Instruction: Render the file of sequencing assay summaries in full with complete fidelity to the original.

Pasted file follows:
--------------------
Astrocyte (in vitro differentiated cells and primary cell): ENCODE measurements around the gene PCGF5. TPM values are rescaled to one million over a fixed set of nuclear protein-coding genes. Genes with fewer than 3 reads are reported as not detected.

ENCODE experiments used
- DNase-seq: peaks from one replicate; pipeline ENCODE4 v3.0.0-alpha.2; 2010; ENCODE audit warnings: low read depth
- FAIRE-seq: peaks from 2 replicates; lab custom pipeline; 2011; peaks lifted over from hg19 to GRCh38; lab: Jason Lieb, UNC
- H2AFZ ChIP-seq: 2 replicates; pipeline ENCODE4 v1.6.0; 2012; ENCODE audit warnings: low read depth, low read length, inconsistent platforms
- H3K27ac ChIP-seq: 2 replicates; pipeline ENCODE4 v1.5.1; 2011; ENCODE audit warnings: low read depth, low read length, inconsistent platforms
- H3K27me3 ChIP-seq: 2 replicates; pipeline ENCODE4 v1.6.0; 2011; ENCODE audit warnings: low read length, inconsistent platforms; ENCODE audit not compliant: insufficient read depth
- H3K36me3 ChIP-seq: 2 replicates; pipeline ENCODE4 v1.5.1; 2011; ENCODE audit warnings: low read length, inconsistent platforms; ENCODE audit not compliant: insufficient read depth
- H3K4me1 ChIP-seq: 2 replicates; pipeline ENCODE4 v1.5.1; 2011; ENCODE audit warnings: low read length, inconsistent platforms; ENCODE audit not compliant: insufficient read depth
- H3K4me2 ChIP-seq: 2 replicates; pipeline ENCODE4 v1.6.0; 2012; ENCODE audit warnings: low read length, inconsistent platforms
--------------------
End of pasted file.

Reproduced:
Astrocyte (in vitro differentiated cells and primary cell): ENCODE measurements around the gene PCGF5. TPM values are rescaled to one million over a fixed set of nuclear protein-coding genes. Genes with fewer than 3 reads are reported as not detected.

ENCODE experiments used
- DNase-seq: peaks from one replicate; pipeline ENCODE4 v3.0.0-alpha.2; 2010; ENCODE audit warnings: low read depth
- FAIRE-seq: peaks from 2 replicates; lab custom pipeline; 2011; peaks lifted over from hg19 to GRCh38; lab: Jason Lieb, UNC
- H2AFZ ChIP-seq: 2 replicates; pipeline ENCODE4 v1.6.0; 2012; ENCODE audit warnings: low read depth, low read length, inconsistent platforms
- H3K27ac ChIP-seq: 2 replicates; pipeline ENCODE4 v1.5.1; 2011; ENCODE audit warnings: low read depth, low read length, inconsistent platforms
- H3K27me3 ChIP-seq: 2 replicates; pipeline ENCODE4 v1.6.0; 2011; ENCODE audit warnings: low read length, inconsistent platforms; ENCODE audit not compliant: insufficient read depth
- H3K36me3 ChIP-seq: 2 replicates; pipeline ENCODE4 v1.5.1; 2011; ENCODE audit warnings: low read length, inconsistent platforms; ENCODE audit not compliant: insufficient read depth
- H3K4me1 ChIP-seq: 2 replicates; pipeline ENCODE4 v1.5.1; 2011; ENCODE audit warnings: low read length, inconsistent platforms; ENCODE audit not compliant: insufficient read depth
- H3K4me2 ChIP-seq: 2 replicates; pipeline ENCODE4 v1.6.0; 2012; ENCODE audit warnings: low read length, inconsistent platforms